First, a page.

U.S. land drillers turned in another week of gains thanks to continued expansion in the oil patch, according to the latest Baker Hughes Co. (BKR) tally, which showed the overall domestic rig count rising five units to 508 as of Friday (Aug. 27).
Oil rigs added on land accounted for the entirety of the net change week/week in the United States. Domestic natural gas rigs held steady at 97, while Gulf of Mexico activity was unchanged at 14. The combined 508 U.S. rigs as of Friday compares with 254 rigs running at this time a year ago, according to the BKR numbers, which are based partly on data from Enverus.
The number of U.S. oil rigs has been on a steady uptrend coming off of last year’s Covid-induced lows. Just over 50 oil rigs have joined the patch domestically since June, BKR data show.
U.S. horizontal rigs increased by five for the week, while vertical rigs rose by two. Those gains were partially offset by a two-rig decline in directional units.
The Canadian rig count fell nine rigs to 147 as of Friday, still eclipsing the year-ago total (54) by nearly 100 rigs. The net change there included a 10-rig decline in oil drilling; natural gas-directed rigs rose by two, while one miscellaneous rig exited during the week.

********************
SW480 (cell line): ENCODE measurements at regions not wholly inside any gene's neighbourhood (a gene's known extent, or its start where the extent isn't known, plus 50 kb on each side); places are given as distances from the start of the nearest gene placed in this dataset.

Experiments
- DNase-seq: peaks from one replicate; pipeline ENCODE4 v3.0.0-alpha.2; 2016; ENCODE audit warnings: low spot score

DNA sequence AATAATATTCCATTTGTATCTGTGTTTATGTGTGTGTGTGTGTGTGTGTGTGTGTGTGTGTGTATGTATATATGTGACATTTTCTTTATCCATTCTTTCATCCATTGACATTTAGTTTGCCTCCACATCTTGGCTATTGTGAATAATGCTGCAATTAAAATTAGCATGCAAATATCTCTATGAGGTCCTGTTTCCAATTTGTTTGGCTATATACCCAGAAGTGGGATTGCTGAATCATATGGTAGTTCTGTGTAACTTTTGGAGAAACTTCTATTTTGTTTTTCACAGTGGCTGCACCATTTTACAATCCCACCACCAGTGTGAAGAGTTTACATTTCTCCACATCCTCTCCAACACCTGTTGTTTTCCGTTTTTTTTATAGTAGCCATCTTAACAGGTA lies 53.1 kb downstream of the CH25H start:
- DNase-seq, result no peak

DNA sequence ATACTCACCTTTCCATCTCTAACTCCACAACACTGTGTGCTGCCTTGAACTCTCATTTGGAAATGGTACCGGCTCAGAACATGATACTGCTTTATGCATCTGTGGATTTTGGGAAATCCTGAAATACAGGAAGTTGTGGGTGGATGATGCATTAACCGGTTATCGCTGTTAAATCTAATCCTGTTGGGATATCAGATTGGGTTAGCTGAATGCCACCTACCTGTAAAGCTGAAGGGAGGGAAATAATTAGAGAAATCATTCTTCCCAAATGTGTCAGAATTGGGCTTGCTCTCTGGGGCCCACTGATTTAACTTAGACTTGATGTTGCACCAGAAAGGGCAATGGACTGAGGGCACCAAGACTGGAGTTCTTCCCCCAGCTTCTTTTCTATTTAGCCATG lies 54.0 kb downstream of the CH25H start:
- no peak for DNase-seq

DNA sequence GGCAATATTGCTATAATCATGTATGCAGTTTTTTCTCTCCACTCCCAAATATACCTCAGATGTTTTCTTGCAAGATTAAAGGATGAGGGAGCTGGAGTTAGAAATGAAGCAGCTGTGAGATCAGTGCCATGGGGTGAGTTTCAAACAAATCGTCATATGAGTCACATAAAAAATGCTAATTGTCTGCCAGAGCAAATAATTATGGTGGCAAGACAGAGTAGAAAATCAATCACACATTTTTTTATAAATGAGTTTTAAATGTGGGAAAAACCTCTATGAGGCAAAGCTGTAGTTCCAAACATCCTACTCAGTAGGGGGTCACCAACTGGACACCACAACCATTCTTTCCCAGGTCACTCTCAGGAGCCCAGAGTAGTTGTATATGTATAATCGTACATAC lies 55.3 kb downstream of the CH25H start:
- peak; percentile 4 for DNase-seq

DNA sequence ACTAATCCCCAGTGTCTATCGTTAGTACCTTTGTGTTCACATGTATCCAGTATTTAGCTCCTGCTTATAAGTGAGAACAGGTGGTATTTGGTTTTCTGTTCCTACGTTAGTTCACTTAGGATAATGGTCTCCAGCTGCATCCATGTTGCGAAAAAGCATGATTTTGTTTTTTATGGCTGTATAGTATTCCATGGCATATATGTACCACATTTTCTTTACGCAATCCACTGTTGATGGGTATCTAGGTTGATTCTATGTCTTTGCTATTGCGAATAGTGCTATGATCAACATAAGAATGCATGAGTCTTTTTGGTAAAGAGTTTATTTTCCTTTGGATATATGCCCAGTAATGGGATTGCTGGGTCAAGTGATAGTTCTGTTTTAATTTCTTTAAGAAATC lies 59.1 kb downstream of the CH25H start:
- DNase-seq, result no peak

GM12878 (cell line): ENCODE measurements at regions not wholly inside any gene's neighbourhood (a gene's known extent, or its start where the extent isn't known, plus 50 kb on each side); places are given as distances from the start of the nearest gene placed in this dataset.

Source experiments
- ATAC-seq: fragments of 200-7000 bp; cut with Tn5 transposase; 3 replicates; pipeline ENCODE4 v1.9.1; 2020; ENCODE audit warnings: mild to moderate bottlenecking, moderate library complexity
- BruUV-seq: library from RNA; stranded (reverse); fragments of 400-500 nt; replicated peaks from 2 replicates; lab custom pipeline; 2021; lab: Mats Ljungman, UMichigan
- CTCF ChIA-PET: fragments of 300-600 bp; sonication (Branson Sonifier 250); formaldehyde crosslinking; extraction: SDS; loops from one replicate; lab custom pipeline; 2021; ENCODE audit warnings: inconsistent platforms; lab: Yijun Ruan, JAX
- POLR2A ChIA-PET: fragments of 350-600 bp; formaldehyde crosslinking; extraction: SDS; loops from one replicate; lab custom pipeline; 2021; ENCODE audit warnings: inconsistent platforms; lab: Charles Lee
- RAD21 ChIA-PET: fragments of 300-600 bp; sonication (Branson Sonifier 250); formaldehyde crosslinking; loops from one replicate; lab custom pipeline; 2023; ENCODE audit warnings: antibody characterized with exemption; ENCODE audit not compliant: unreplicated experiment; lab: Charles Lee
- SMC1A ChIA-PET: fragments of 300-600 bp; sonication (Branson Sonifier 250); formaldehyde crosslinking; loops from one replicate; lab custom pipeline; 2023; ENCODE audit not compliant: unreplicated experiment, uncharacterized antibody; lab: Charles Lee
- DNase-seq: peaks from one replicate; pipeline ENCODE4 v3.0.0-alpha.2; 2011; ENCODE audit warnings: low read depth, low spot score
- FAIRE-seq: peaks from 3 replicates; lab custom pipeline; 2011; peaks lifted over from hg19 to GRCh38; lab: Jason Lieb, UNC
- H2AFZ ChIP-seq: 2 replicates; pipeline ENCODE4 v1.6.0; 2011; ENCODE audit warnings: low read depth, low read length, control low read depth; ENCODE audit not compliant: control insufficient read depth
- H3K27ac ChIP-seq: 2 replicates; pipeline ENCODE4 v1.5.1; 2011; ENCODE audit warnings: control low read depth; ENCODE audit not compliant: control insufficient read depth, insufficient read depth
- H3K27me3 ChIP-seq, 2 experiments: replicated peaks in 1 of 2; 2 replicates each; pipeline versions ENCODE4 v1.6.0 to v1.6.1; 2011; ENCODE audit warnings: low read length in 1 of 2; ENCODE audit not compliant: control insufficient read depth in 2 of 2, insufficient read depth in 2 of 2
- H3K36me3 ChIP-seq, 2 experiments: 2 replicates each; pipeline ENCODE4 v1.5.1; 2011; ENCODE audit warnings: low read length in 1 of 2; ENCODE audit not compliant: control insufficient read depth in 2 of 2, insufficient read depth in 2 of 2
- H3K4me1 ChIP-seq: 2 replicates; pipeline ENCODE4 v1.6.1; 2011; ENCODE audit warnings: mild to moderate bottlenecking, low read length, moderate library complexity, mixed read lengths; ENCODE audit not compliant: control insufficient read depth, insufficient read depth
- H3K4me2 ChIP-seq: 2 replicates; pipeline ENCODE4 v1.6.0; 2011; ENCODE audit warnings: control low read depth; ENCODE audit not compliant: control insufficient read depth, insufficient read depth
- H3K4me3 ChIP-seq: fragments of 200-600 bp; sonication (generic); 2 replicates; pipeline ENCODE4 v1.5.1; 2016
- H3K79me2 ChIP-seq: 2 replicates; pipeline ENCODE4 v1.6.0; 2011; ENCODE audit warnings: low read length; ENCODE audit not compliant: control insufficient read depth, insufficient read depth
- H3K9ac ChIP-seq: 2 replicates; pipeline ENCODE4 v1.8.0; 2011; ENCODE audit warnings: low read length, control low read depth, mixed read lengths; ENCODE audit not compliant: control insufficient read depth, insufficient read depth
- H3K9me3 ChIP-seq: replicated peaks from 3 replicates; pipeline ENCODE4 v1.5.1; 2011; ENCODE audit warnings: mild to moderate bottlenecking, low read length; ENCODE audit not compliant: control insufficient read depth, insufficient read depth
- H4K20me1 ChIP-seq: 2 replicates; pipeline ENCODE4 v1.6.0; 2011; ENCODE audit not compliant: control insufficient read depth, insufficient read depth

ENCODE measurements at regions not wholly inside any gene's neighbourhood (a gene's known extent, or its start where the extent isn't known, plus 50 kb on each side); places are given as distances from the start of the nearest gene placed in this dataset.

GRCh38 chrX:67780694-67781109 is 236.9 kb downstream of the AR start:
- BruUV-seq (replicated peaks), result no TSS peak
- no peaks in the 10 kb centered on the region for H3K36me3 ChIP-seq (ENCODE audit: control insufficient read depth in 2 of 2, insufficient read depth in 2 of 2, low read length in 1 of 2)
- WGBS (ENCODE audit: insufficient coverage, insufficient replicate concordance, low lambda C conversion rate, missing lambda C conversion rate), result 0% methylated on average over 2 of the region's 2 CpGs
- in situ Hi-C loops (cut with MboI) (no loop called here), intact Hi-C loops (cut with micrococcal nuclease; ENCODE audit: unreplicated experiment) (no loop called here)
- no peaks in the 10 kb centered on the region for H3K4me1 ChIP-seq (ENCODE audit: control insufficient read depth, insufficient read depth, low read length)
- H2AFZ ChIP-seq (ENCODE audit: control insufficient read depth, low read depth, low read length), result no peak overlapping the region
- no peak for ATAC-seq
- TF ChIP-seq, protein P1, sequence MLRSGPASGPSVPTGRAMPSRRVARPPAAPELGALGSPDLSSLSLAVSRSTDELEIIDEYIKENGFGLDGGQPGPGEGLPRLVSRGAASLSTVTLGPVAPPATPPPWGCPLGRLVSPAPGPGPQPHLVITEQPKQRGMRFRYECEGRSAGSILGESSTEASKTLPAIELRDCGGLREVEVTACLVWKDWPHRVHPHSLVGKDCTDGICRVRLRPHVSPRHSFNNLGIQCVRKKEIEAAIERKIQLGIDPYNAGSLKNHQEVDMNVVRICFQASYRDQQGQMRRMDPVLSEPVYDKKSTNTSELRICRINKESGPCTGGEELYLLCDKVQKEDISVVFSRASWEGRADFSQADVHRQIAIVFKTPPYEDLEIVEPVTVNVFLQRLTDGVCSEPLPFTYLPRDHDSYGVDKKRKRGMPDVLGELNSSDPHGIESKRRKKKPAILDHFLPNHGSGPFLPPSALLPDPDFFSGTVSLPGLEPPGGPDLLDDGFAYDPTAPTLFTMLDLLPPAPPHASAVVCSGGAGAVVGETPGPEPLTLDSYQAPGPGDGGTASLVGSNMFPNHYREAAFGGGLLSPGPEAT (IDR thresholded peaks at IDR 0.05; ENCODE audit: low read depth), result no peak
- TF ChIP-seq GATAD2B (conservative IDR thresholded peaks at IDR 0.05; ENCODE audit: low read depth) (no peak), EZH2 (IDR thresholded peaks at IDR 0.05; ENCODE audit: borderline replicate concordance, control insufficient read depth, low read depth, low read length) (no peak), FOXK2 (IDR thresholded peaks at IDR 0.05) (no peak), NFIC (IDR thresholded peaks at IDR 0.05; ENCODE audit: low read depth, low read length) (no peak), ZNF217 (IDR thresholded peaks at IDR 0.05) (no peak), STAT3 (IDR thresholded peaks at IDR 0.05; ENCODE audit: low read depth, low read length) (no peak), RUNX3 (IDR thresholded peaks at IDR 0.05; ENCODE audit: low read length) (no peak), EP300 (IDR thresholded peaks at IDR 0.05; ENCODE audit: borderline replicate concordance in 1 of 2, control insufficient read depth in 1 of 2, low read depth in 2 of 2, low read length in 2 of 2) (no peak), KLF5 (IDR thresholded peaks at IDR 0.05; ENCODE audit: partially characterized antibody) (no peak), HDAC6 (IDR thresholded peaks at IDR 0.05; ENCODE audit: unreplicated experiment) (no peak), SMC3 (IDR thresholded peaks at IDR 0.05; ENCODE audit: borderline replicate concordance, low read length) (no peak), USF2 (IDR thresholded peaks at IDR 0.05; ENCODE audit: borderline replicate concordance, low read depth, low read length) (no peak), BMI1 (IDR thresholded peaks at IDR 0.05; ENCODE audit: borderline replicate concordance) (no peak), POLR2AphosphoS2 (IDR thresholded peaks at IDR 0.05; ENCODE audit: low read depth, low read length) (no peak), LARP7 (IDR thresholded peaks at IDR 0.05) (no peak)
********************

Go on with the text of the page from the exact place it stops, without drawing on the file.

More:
Broken down by major play, the Permian Basin led the way by adding two rigs week/week to bring its total to 249. That’s roughly double the 125 rigs running in the New Mexico and West Texas play a year earlier.
Elsewhere among plays, the Ardmore Woodford, Cana Woodford and Granite Wash each added one rig to their respective totals.
In terms of state-by-state counts, Wyoming added two rigs week/week, while New Mexico, Oklahoma and Texas each posted one-rig increases for the period, the BKR data show.
The latest U.S. Energy Information Administration (EIA) inventory data, released earlier in the week, showed steady domestic crude production and rising U.S. demand for petroleum in the week-earlier period.
However, the fast-spreading Delta variant of the coronavirus presents increasing risk to Americans’ mobility — risk that could once again diminish demand for travel fuels derived from oil, said Mizuho Securities USA LLC’s Robert Yawger, director of energy futures.
Overall demand for the week ended Aug. 20 rose 2% week/week, EIA’s Weekly Petroleum Status Report showed, boosted by motor gasoline purchases. That followed a 10% increase the previous week.
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